What is a Jewish state? A state with a Jewish majority? A theocratic state governed by Jewish law? A democratic state governed by Jewish ethics? Perhaps, a Jewish state would combine all three elements? Of course, we are not speaking theoretically. Israel is understood by all parties, Jewish and non-Jewish, in Israel, in the diaspora and around the world as ‘the Jewish state’ – because it is the only one. But there is no agreement about what makes it ‘Jewish’ – although, demographic arguments seem to predominate: In order for Israel to be a Jewish state, the majority of inhabitants must be Jewish. But let’s say, the ultra-nationalists held sway, and all non-Jews were banished from Israel. Such a state would be 100% Jewish in demographic terms, but it would not be Jewish in ethical terms.

The Book of Leviticus, Va-yikra, which we are reading at the moment, gets to the heart of the matter. Parashat K’doshim opens with the words: ‘The Eternal One spoke to Moses, saying: “Speak to all the congregation of the Israelites and say to them: You shall be holy, because I the Eternal one your God, am holy”’ – k’doshim tihyu ki kadosh Ani Adonai (Leviticus 19:1-2). K’doshim goes on to set out a code of law, in which the majority of the rules concern ethical behaviour – in particular in relation to the vulnerable and the marginal. It is here that we find the famous verse: ‘You shall not take vengeance, nor bear any grudge against the children of your people, but you shall love your neighbour as yourself: I am the Eternal’ (19:18). And it is here that we also find these equally important verses: ‘When a stranger sojourns with you in your land, you shall not oppress him. / The stranger who sojourns with you shall be to you as the home-born among you, and you shall love him as yourself; for you were strangers in the land of Egypt: I am the Eternal One your God’ (19:33-34).

Being holy as God is holy seems to revolve around treating others with justice and love. But holiness is actually more complex. This week’s parashah, Sh’mini, opens with the concluding eighth [sh’mini] day of the ceremony of the ordination of Aaron and his sons as priests. The system of avodah, sacrificial worship, administered by the priests collapsed in 70 CE, when the Temple was destroyed by the Romans. Nevertheless, the understanding of holiness, which infused Temple Judaism, survives to this day. The root of kadosh [plural: k’doshim], ‘holy’ or ‘sacred’, designated by the Hebrew consonants, Kuf Dalet Shin, means that which is ‘set apart’ or ‘separate.’ In Sh’mini, the meaning of holiness as that which is set apart is illustrated in the description of the ordination of the priests, who were set apart from the people Israel for their role as sacred functionaries (Leviticus 9). It is also illustrated in the lists of living creatures, including land animals, fish, birds and insects that may and may not be eaten (Lev. 11).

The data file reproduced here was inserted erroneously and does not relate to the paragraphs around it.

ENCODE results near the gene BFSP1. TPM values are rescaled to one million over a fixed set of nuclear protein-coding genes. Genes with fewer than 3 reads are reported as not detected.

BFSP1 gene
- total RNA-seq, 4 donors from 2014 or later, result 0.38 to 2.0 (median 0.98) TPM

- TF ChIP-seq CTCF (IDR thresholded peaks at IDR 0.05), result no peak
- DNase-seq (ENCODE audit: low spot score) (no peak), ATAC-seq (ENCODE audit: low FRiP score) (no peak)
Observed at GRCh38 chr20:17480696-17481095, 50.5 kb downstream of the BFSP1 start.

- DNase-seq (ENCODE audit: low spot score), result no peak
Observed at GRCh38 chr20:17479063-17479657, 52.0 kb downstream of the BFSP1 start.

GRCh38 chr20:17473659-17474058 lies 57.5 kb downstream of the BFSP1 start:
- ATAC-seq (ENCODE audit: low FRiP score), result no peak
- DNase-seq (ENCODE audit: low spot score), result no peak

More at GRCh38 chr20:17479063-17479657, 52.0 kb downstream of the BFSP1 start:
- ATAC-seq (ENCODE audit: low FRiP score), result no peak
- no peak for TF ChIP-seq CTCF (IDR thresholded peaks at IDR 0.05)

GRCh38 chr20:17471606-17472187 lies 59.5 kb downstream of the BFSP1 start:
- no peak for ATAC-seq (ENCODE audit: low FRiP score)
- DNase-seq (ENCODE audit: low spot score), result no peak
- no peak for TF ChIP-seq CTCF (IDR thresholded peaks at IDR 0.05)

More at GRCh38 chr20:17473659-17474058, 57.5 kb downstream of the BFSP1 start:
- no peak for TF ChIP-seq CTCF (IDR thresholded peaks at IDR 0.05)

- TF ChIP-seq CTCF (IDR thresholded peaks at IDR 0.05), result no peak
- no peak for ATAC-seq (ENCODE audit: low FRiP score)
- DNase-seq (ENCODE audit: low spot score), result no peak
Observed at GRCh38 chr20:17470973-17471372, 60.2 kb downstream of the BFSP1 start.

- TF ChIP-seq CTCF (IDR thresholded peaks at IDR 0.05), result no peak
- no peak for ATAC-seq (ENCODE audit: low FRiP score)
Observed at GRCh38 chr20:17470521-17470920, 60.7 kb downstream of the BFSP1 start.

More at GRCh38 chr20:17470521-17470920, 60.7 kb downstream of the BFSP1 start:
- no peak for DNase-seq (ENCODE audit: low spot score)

Immediately after the account of the ordination of the priests, we encounter the shadow-side of holiness. We read that Aaron’s eldest sons, Nadav and Avihu ‘each took a fire pan, and put fire in it, and laid incense on it, and offered strange fire [eish zarah] before the Eternal One, which He had not commanded them’ (Lev. 10:1). The punishment for their transgression was swift. We read in the very next verse: ‘Then a fire came out from before the Eternal One and consumed them, and they died before the Eternal One’ (10:2). Being set apart for the sacred service of God did not imply special powers or immunity from prosecution. On the contrary, the unique status of the priests was confined to the scrupulous performance of their function. Any deviation from the prescribed ritual was punishable by death.

There seems to be a contradiction between the ethical and ritual realms of the sacred. How can it be holy to treat others with justice and love, and also be holy to require absolute adherence to ritual practice? As we have seen from the examples of the ordination of the priesthood and the dietary laws, sacred activity means nothing more and nothing less than setting apart. It is what we do when we engage in setting apart that makes the difference. So, the setting apart of the Jewish people is not an end in itself. The State of Israel can lay claim to being ‘the Jewish state’ only insofar as it is set apart to act in ways that are different from other states. And that difference cannot simply be defined in ritual terms. Indeed, ritual behaviour must be accompanied by ethical action. The passage from Isaiah chapter 58, addressed to the people of Judah after the return from exile,[1] and read as the Haftarah on Yom Kippur in the midst of our fasting in all denominations, in Israel and throughout the world, is unequivocal (58:5-7):

Is this the fast I choose, a day for human beings to afflict themselves? Is it bowing the head like a bulrush and lying in sackcloth and ashes? Do you call that a fast, a day which is favourable to the Eternal One? / Is not this the fast I choose: to release the shackles of injustice, to undo the fetters of bondage, to let the oppressed go free, and to break every chain? / Is it not to share your bread with the hungry, and to bring the homeless poor into your home? When you see the naked, to clothe them, and never to hide yourself from your own kin?

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  1. The Torah commentary of W. Gunther Plaut (The Torah. A Modern Commentary, Union for Reform Judaism, New York, 1999), reflects the scholarly view that the Book of Isaiah includes the prophecy of two prophets, Isaiah, who prophesied in the 8th century BCE (chapters 1-39) and ‘Deutero-Isaiah’, who prophesied during and following the Babylonian exile that began in 586 BCE (chapters 40-66).